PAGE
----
Middle Years and Junior Secondary This course is a little bit anomalous – a course about middle years in a Graduate Diploma of Secondary Education program I have taught in a dedicated Middle Years program at UQ, but will focus on the Junior Secondary grades (7-10) in this course Middle Years is more typically defined as Years 6-9
Characteristics of Learners andTeachers One thing to remember throughout this course: „…middle schooling effectiveness is most influenced by teacher quality and instructional effectiveness, and to a much lesser degree by student compositional characteristics (such as learning difficulties and disruptive behaviours) and structural arrangements (such as dedicated middle schools).‟ (Pendergast and Bahr, pp. 14-15) While we will spend some time looking at students, teachers are the key – that‟s you!
Nothing New Under The Sun Ecclesiastes 1:9 King James Version (KJV) The thing that hath been, it is that which shall be; and that which is done is that which shall be done: and there is no new thing under the sun. Ecclesiastes 1:9 New International Version (NIV) What has been will be again, what has been done will be done again; there is nothing new under the sun. King Solomon, around 950 BC
Something New Under The SunEducation in the past Education now and in the Industrial age future Primarily knowledge workers Prepared students for in service-based economies industrial age Simple repetitive tasks employment automated (robots) Ability to synthesize Punctuality information, solve Obedience problems, think laterally, innovate Rote tasks Technology convergence, globalisation, environment
Middle Years Middle Years education is “an intentional approach to teaching and learning in the middle years that meets the unique developmental and educational imperatives of middle years students within the context of contemporary society” (MYSA, 2010)
The Research Base (in part) Australian research is based (in part) on the American experience (e.g., Carnegie Council on Adolescent Development) (Jackson & Davis, 2000) Major Australian Studies: From Alienation to Engagement (1996) Shaping Middle Schooling in Australia (1998) Middle Schooling in the Middle Years (2001) Beyond the Middle (2002) Lifelong learners in the Middle Years (2005)
Key Findings Many middle years students are not engaged in their learning because too often the tasks they are given lack challenge and intellectual demand There is a need to shift teachers‟ focus to higher order thinking and higher levels of expectation, while maintaining nurturing and supportive classrooms We will discuss the „productive pedagogies‟ framework later in the course, which tries to operationalise these themes
Adolescence „Adolescent‟ is sometimes used as a negative term, meaning „immature‟ – but it is appropriate for children and young people to be still in the process of becoming mature! Goal is to provide environments that help and support them as they become more mature and capable of independent living Moving from making choices for the students to helping them develop the ability to make good choices for themselves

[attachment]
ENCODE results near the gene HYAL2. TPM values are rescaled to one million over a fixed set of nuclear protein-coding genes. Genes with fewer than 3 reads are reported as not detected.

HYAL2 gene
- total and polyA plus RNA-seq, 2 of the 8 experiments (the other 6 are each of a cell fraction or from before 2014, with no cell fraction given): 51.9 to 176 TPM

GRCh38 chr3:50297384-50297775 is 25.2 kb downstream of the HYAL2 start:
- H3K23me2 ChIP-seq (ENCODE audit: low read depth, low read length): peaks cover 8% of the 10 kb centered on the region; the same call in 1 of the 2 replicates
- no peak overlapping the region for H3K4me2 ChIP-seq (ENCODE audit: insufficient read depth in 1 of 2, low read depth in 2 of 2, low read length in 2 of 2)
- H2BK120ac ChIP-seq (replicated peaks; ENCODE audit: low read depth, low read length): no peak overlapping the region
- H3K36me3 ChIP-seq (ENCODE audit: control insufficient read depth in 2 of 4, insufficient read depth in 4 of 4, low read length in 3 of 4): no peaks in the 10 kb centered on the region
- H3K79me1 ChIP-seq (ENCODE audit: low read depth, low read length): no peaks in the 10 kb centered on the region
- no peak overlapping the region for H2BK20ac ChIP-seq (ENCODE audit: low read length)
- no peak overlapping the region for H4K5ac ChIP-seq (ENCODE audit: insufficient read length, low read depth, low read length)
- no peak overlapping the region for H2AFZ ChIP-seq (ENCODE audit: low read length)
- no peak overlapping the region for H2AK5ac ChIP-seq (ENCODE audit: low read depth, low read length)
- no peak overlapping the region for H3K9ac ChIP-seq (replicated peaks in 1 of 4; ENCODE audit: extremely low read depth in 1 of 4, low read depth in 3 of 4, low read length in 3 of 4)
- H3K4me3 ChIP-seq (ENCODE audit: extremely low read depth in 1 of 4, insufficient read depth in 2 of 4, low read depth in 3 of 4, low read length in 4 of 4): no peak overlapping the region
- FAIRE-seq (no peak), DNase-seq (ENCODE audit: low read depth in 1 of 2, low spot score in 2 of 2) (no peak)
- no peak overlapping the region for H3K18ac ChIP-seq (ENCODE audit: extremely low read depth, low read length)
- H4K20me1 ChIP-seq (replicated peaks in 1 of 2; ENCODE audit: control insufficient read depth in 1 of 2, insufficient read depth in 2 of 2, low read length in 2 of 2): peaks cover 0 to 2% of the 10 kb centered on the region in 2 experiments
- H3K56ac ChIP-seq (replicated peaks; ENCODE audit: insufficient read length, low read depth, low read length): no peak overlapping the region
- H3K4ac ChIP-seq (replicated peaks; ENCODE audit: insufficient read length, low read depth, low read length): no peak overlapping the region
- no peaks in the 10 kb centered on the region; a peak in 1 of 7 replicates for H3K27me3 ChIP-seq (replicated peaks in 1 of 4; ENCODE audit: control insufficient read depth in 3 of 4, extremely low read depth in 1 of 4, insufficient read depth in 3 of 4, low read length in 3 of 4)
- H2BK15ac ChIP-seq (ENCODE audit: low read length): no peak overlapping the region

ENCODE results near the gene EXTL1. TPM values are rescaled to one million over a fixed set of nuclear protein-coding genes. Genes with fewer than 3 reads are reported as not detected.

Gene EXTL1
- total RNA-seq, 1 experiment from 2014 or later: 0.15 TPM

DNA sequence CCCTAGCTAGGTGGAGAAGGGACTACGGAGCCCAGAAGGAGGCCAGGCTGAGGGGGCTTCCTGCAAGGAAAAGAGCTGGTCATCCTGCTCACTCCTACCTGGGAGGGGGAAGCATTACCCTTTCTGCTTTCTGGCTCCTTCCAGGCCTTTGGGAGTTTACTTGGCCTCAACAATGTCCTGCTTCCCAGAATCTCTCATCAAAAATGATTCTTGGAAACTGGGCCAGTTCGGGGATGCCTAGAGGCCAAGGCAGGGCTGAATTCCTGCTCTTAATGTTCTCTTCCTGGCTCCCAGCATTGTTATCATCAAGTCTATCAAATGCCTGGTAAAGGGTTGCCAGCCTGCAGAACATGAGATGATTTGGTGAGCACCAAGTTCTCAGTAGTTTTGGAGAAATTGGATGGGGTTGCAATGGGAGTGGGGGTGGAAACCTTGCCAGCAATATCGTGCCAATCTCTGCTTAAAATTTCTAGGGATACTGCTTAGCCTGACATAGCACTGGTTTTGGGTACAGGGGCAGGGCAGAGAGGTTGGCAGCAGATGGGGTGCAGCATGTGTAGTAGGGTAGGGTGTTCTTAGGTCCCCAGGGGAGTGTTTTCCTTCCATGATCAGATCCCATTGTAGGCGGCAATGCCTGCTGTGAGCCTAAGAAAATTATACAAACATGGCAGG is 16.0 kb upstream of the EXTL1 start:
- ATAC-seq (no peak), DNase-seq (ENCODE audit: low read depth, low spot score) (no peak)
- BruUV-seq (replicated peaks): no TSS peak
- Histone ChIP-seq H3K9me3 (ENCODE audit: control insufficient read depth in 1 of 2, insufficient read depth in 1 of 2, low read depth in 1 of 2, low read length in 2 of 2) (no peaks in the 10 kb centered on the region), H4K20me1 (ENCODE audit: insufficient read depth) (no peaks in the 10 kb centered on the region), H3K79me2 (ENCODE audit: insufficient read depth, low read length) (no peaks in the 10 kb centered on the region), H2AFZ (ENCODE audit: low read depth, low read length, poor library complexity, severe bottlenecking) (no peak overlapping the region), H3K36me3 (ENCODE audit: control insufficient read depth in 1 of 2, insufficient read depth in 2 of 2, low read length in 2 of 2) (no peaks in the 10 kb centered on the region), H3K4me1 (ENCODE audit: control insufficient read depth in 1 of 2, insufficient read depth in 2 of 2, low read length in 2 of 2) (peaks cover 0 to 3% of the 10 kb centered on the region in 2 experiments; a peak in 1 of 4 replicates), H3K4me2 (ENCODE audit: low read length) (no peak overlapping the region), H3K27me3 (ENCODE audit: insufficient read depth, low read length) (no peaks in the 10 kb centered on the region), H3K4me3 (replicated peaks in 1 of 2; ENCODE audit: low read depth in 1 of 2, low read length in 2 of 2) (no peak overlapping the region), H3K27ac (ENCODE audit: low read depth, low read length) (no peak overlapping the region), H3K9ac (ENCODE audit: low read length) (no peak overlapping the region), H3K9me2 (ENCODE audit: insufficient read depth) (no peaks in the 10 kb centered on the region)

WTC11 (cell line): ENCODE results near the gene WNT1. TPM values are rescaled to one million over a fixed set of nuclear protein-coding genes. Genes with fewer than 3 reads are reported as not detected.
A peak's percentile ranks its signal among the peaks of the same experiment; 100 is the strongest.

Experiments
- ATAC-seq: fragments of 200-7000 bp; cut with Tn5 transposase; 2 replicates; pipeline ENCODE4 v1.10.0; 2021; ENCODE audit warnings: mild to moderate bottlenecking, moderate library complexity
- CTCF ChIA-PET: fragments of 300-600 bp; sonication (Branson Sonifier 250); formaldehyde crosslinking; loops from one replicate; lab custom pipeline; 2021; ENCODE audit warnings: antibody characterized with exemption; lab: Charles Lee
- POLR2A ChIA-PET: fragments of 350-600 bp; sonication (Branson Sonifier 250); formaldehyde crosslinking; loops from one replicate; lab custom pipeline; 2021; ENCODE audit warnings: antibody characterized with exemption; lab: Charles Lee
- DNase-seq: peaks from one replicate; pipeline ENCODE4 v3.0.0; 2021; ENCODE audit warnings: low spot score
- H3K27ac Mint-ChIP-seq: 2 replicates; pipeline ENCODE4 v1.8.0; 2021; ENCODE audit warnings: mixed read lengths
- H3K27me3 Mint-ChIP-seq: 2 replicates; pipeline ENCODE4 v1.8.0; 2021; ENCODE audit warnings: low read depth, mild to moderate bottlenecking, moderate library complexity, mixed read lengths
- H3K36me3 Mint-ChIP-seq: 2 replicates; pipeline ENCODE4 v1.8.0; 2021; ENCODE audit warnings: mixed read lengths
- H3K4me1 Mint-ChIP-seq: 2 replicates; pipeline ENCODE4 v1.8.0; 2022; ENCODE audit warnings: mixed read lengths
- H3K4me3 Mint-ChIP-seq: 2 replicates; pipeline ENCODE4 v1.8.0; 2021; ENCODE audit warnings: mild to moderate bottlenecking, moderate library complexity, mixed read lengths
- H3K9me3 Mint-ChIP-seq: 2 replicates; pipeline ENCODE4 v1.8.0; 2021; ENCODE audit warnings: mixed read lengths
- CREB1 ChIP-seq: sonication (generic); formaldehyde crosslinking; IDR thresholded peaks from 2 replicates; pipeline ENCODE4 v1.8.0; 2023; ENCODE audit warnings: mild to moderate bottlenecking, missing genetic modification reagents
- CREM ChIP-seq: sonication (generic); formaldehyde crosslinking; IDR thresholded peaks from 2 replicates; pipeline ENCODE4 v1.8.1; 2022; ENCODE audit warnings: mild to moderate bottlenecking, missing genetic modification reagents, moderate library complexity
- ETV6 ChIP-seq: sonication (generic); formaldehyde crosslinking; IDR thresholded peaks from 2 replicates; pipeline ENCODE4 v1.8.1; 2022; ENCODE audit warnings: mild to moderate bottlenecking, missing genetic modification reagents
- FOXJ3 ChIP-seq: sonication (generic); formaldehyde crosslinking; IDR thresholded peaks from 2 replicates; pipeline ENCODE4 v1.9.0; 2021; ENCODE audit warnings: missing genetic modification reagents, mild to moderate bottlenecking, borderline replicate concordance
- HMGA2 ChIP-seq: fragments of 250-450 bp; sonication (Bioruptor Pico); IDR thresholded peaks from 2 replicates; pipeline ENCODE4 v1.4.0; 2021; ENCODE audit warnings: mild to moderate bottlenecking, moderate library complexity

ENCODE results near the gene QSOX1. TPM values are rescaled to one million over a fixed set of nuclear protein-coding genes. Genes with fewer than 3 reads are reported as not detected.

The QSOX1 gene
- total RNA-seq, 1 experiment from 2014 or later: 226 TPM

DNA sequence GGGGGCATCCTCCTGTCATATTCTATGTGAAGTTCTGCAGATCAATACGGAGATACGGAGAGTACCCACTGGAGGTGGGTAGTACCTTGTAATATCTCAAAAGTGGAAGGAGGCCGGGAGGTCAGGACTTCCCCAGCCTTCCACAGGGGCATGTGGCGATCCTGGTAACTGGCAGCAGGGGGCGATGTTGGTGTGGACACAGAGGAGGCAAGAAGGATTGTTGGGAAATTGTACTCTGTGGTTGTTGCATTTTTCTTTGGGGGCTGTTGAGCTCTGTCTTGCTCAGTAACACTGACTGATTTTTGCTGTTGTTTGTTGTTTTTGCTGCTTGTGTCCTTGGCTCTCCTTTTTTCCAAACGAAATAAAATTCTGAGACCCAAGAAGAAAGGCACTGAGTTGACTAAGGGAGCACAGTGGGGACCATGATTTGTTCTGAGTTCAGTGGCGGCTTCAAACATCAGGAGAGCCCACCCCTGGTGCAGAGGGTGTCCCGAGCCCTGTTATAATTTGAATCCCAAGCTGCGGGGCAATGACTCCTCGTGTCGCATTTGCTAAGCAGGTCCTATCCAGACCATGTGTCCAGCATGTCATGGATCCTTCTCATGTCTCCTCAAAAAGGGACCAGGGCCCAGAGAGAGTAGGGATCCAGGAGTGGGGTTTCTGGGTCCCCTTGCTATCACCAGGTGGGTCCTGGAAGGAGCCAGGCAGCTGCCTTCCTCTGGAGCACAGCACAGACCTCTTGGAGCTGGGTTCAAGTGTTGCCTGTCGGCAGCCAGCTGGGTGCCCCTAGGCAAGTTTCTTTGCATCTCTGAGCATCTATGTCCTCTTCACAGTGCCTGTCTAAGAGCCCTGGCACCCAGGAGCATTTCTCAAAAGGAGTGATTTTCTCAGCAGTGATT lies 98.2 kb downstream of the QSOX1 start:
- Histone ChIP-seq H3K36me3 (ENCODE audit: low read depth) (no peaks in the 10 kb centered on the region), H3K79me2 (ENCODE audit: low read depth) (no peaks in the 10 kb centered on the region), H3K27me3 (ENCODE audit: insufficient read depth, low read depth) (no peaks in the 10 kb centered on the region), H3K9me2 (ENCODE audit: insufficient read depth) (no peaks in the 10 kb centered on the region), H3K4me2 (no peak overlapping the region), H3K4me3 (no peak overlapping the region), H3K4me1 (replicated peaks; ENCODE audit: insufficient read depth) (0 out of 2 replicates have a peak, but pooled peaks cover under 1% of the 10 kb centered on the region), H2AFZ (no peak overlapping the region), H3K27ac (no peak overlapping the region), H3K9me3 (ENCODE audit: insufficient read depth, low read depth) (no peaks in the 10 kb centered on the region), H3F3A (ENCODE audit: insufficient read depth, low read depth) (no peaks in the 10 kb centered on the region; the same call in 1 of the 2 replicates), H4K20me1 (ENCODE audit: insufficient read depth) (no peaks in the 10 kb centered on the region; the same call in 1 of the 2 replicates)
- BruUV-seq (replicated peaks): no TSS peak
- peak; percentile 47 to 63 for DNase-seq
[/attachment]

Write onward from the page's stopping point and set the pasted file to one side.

Adolescence Phase one (1900s-1970s): Grand models such as G. Stanley Hall‟s (1904) phylogenetic view of adolescence as a developmental stage paralleling humanity‟s evolution from savage to civilised. Essentially a deficit model Phase two (1980s-1990s): Focus on adolescent growth and development linked to a focus on social influences and social problems (e.g. teenage pregnancy, drug- taking, anti-social behaviour). Recognises that not all aspects of adolescence can or should be framed in terms of deficit. Phase three (contemporary): Renewed focus on the middle years; linking scientific study of adolescence with policy development and practitioner and community concerns.
QSRLS Queensland School Reform Longitudinal Study: Classrooms provide supportive environments, but this is only one aspect of productive pedagogy Intellectual quality, connectedness, and recognition of difference are all rarer than desirable The best pedagogy was observed in trans-disciplinary classes where teachers‟ lacked disciplinary models of pedagogy School environment was a contributing factor, but pedagogy was the primary contributor to student performance
Some Characteristics and Challenges Highly peer oriented, closely linked to Heightened sensitivities family Rapid and erratic physical Egocentric change Increasing critical Years 5/6-8/9 learning often reasoning and application stops, slows down and sometimes goes of abstract thought backwards (QSRLS) processes Developing metacognition Highest incidence of student alienation, disengagement, disruptive Need support, guidance behaviour, boredom and independence High (?) incidence of clinical Questioning identity and depression, eating beliefs disorders, delinquency
Where To From Here? This has been a very brief overview, and we will unpack these issues in more detail in the coming weeks In case I haven‟t already hammered it enough, the key message to take away is this:Whatever the challenges, quality teachers make all the difference